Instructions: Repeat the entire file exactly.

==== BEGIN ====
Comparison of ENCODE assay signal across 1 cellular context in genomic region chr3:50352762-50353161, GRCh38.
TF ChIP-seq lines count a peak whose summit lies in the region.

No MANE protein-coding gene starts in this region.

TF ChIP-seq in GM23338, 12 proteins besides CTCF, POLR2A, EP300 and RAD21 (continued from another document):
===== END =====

Comparison of ENCODE assay signal across 1 cellular context in genomic region chr3:50352762-50353161, GRCh38.
TF ChIP-seq lines count a peak whose summit lies in the region.

No MANE protein-coding gene starts in this region.

TF ChIP-seq in GM23338, 12 proteins besides CTCF, POLR2A, EP300 and RAD21 (continued from another document):